Dr. Peter Weil quoted in the Wall Street Journal Article by Mike Cherney.
"Today’s apostrophe rules started materializing in the mid-1800s in the publishing industry, Mr. Crystal says. They weren’t always intuitive, such as the rule placing possessive apostrophes in nouns but not pronouns.
'You can say ‘the cat’s bowl,’ you can say ‘its bowl,’ but there’s no apostrophe in the second one. Logically, there should be.'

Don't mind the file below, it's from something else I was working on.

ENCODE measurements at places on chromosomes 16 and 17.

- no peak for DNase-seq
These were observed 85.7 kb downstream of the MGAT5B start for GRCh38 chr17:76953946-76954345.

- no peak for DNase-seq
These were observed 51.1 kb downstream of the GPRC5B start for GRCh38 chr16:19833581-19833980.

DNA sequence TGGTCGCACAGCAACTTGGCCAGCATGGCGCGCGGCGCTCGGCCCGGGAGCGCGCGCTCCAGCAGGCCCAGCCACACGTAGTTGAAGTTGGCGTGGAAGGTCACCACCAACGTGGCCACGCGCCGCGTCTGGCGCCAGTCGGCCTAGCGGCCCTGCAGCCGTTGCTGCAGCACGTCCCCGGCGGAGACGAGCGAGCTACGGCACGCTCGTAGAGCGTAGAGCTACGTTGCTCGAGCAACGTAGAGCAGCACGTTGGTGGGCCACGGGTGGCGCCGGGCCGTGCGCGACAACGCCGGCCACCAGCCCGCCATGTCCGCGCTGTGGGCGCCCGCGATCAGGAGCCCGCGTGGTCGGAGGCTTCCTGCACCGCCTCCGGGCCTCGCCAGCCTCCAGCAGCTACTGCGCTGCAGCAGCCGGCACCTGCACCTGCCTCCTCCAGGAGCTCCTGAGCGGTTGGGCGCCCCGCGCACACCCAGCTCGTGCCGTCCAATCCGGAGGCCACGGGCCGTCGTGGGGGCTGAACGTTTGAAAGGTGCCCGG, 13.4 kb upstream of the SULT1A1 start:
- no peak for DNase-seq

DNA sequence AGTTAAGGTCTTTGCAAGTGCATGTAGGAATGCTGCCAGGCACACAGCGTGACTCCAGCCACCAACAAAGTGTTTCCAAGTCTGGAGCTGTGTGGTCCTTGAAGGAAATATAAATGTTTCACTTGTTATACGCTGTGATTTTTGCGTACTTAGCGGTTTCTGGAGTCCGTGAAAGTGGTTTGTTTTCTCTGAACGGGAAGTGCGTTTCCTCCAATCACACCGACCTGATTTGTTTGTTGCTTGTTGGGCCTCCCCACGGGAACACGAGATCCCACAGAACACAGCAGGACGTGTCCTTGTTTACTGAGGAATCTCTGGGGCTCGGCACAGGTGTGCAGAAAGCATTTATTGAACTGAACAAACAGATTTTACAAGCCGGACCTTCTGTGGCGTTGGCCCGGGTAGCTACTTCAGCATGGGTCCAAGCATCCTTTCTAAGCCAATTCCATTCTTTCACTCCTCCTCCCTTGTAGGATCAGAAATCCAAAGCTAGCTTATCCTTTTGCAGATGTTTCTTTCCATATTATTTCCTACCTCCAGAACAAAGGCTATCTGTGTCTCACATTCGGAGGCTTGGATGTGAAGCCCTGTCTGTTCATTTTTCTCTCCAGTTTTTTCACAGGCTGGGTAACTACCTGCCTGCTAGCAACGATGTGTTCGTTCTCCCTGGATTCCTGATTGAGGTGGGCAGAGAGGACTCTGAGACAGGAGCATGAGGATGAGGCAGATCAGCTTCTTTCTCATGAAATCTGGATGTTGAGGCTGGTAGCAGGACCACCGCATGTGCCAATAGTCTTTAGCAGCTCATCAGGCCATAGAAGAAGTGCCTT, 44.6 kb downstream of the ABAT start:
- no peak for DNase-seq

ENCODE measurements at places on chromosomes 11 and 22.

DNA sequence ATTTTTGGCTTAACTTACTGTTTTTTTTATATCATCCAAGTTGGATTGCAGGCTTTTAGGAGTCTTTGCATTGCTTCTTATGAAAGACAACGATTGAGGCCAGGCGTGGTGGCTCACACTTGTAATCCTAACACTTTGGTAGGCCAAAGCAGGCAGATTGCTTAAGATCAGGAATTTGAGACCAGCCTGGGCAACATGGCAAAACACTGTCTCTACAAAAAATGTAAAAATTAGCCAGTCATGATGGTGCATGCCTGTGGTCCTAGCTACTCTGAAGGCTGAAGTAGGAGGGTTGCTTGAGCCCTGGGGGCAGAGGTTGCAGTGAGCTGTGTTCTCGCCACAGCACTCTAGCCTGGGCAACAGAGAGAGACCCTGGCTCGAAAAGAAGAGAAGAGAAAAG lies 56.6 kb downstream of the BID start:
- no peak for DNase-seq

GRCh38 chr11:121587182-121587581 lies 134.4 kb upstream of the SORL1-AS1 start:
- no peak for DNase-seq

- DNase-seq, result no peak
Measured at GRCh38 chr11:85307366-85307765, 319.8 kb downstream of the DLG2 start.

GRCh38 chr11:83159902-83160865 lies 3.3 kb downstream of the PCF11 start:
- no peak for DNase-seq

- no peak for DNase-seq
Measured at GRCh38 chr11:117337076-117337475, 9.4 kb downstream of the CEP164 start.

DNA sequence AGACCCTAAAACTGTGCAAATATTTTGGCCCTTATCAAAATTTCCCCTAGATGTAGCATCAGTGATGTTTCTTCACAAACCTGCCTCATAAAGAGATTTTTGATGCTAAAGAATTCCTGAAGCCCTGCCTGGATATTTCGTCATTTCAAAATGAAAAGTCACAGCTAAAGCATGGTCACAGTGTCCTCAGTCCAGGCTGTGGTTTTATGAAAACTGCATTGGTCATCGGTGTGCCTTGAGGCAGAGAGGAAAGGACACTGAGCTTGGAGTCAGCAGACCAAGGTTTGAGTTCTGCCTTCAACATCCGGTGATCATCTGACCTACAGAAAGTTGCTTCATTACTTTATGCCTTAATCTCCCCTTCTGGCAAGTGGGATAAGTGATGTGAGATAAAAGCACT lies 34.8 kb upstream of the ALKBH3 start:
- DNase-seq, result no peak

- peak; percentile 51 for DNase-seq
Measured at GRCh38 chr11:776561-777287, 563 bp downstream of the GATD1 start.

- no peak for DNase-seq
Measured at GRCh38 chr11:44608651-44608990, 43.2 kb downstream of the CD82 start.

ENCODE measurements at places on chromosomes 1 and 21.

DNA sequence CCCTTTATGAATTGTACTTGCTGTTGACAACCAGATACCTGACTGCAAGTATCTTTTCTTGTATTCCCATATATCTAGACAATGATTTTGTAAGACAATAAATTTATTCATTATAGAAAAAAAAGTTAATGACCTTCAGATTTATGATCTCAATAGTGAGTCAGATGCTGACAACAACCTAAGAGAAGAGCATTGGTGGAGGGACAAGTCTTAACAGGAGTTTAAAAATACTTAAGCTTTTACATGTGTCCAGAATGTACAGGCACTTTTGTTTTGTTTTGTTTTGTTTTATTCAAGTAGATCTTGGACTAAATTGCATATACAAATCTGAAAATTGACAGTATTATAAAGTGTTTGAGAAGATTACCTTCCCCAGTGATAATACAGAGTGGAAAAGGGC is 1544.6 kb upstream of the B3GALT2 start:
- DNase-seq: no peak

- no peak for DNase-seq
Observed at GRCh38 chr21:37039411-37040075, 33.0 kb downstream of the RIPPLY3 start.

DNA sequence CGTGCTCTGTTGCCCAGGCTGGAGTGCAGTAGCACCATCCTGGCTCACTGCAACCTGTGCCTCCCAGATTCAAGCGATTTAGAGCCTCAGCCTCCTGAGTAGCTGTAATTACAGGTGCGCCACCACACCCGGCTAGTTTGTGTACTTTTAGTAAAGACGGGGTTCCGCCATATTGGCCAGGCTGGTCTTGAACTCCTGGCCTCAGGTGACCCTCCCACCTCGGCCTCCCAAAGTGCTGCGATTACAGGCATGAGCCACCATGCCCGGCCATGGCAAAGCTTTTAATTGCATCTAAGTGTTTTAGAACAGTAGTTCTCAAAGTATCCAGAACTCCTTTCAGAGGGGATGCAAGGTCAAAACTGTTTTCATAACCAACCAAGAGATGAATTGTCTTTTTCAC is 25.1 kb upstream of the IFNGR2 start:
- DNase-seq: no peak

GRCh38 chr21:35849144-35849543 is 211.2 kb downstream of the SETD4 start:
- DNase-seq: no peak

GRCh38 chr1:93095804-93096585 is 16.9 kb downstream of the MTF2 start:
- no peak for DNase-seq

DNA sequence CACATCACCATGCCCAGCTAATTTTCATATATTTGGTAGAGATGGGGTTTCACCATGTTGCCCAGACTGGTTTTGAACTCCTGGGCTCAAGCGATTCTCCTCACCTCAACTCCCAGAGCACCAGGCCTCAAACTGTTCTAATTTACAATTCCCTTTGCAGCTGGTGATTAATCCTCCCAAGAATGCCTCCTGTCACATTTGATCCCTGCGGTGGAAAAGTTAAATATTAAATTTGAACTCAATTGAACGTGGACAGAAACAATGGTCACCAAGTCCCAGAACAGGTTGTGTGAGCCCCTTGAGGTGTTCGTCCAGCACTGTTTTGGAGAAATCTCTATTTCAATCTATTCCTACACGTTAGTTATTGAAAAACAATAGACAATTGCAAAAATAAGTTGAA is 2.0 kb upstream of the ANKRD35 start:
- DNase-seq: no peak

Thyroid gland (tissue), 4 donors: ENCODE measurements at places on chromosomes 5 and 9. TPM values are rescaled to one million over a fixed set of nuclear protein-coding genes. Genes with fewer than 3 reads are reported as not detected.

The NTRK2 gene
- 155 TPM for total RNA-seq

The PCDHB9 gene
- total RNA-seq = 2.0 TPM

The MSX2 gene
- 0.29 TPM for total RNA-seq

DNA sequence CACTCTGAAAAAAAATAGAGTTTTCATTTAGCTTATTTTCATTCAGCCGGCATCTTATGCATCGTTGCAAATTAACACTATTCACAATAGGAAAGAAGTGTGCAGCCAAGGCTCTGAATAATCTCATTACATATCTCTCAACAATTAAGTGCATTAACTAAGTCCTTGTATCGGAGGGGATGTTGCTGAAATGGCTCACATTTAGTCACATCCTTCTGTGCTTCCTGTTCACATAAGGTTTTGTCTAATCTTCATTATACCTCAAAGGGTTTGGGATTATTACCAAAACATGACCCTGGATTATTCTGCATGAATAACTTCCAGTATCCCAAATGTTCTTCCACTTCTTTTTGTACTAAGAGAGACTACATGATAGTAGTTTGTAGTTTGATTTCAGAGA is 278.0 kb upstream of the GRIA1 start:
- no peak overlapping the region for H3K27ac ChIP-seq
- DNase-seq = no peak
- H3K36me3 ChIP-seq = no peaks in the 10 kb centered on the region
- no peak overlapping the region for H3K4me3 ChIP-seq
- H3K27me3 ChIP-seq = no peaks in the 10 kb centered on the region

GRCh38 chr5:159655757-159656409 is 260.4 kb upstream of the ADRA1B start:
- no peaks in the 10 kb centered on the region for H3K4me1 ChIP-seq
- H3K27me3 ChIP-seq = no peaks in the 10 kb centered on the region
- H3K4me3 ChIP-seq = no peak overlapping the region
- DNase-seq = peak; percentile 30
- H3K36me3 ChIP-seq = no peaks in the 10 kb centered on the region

The mark was deemed important enough to appear on the first commercially successful typewriter, the Sholes and Glidden, in the 1870s, says Peter Weil, an associate professor emeritus at the University of Delaware who has studied early typewriters. Symbols such as '#,' '$' and '!' were excluded.
Early keyboards, he says, offered marks that were 'the lowest common denominator of what almost anybody would want to use.' " -exerpt from Cherny's article. To read the full story, click here!